Monday, December 7, 2015

Reflections of a Vaguebooker

I was guilty of vaguebooking the other day. In my defense, I wasn't looking for pity or attention. I swear it was an honest mistake.

On Facebook, I posted "Fuuuuuck Cancer" randomly with no context. In hindsight, I can see how this could be misconstrued, but when I posted it, I really didn't think of all the ways it could be interpreted. In general, it was an expression of frustration at the pervasiveness of cancer. Specifically, it was a reaction to hearing that a good friend's father was diagnosed with cancer at a relatively young age. It was also a declaration of determination. He will beat it.

Maybe with a paddle?

After posting it, I had dinner and went to see Creed so I forgot all about it. A few minutes into the movie (before Rocky is *SPOILER ALERT* diagnosed with the same cancer as my friend's dad...there is literally no escaping it) my phone's text message notification goes off. I put it on vibrate and checked the text. A good friend asked if everything is ok. I had no idea what he was talking about. Then I see another text almost simultaneously. Again, "are you ok?" The second message continued: "I just saw your post."

Oh shit. I checked Facebook and 5 people had already commented, some to express their agreement and their own experiences with it (these were the types of responses I had anticipated) others asking if I was okay and telling me to keep my head up.

I immediately felt horrible. People thought my family or I was sick. And in a way, it is my family, but I'm not affected so much by it that I need sympathy or even concern. I'm not going to act like I'm directly impacted by it more than I really am. I just feel real bad for my friend.

So it was not my intention at all to get pity, but it was really moving seeing people's reactions. The comments. The texts. That was all truly unexpected and heartwarming. It reminded me that some friends, no matter how often you see or talk to them, will always be there for you. And it showed me that some friends that you really only communicate with via social media can be just as supportive and caring and important as any other friend.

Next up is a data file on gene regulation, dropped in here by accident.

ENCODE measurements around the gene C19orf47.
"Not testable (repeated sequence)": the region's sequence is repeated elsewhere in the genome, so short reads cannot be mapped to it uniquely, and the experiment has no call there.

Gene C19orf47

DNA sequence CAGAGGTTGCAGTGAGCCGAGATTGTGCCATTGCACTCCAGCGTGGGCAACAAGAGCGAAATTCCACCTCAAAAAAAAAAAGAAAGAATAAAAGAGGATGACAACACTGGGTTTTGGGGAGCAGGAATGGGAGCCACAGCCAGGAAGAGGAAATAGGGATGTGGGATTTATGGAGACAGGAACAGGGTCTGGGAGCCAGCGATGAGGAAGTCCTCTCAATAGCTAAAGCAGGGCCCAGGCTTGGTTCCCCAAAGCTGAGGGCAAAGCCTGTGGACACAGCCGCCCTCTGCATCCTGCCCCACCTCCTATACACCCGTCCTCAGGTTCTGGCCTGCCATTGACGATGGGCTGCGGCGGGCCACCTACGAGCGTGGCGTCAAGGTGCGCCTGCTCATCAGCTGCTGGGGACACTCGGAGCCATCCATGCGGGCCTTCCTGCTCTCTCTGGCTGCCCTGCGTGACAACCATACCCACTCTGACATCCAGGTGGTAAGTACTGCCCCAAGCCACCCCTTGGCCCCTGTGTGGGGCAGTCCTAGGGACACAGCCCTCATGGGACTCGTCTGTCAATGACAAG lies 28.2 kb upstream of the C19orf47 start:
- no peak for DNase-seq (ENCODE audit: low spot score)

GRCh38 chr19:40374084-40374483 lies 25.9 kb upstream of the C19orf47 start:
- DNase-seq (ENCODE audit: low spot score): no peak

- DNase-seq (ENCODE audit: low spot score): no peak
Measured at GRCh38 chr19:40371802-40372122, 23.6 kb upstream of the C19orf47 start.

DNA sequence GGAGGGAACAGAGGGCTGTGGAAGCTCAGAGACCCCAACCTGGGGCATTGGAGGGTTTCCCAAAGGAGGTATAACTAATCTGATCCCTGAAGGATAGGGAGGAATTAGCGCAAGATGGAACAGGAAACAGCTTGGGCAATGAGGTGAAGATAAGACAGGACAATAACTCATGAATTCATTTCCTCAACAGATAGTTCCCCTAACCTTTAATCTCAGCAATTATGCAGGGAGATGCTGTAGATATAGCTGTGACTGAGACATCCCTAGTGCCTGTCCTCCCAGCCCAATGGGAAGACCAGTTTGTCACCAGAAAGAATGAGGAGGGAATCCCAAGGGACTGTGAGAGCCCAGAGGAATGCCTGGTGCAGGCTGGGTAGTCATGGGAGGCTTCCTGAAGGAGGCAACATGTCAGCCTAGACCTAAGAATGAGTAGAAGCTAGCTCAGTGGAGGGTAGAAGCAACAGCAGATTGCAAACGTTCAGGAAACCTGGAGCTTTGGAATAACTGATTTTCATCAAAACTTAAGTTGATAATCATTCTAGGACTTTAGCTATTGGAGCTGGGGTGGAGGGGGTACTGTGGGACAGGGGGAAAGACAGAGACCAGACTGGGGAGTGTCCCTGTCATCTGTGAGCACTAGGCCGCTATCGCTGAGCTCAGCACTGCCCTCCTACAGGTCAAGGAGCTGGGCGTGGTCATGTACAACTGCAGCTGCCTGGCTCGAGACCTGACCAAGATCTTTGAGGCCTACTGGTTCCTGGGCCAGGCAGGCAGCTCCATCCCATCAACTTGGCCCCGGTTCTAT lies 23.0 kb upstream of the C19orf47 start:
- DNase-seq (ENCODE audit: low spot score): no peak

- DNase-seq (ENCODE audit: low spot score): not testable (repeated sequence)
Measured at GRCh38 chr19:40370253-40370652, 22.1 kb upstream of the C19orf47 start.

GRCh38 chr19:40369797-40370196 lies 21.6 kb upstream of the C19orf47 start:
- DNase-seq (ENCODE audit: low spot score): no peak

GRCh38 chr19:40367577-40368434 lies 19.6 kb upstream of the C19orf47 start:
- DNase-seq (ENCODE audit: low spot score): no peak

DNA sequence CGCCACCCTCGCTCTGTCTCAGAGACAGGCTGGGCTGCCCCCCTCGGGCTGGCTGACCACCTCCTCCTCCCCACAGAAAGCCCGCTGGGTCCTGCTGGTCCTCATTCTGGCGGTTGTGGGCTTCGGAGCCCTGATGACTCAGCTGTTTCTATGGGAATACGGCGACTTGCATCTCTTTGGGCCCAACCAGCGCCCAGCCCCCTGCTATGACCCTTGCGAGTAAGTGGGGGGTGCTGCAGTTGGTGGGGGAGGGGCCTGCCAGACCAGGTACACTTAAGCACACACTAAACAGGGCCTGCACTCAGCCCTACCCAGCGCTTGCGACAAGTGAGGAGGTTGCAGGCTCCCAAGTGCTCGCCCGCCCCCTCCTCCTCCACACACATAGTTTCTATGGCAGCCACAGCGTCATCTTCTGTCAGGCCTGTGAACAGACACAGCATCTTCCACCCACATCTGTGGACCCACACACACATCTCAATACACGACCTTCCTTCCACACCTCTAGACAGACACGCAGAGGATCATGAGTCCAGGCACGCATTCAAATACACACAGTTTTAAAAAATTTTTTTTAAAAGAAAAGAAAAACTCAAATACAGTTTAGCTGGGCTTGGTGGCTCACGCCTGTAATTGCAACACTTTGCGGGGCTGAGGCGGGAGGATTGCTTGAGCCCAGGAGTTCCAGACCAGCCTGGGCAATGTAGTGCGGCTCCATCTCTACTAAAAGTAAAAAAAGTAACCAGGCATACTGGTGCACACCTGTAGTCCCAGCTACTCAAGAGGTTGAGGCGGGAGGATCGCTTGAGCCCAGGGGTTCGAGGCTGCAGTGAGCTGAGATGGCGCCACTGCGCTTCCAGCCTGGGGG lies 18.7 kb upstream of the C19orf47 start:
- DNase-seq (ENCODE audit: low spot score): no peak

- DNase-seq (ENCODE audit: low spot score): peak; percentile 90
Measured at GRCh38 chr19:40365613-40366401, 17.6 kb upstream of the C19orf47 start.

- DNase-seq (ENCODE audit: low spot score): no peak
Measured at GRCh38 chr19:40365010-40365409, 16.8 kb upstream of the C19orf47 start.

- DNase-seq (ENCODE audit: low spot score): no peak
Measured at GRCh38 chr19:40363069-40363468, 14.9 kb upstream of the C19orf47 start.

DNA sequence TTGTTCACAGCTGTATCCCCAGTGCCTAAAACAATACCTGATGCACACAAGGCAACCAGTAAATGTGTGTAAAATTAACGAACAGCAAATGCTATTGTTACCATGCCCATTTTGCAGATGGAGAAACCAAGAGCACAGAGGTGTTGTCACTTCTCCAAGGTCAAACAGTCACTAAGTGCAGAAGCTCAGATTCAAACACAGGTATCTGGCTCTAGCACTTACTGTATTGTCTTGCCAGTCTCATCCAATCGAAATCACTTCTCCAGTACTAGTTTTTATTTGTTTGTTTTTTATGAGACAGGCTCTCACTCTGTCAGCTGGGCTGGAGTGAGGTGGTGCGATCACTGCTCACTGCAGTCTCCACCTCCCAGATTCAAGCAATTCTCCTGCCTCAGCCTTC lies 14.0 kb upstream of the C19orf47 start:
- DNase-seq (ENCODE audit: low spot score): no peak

I have ridiculed vaguebooking before, and after doing it and seeing the reaction, I'm even more against it. Most people are really caring, and if they see a post that vaguely alludes to sickness or something troublesome, they will worry. If something is really wrong, it's best just to talk to someone. Even sharing it on social media is fine (and you will clearly get support, as my post just proved) but just tell us what it is, don't make vague references to it. That's a cheap way to get sympathy or start a conversation.

But damn if it doesn't work. At least I know if I ever do get cancer people will like my status.


In all honesty, the comments, and even the likes, feel good. They are ultimately the least you can do to support somebody, but so what? I hope that when the situation arises, I will check on my friends as they did for me. Even people I had just gotten into heated debates with liked the post and checked on me. It's always important to remember the humanity in everybody, even those you vehemently disagree with. And its always good to let your friends and family know how you feel about them every now and then, before the inevitable news of their eventual cancer diagnosis.

Sorry, I meant to end on an uplifting note. Here's Aunt Bethany singing the National Anthem. Hey, she didn't die of cancer!

It was alzheimer's. Sorry again.

I Love You All...Class Dismissed. 

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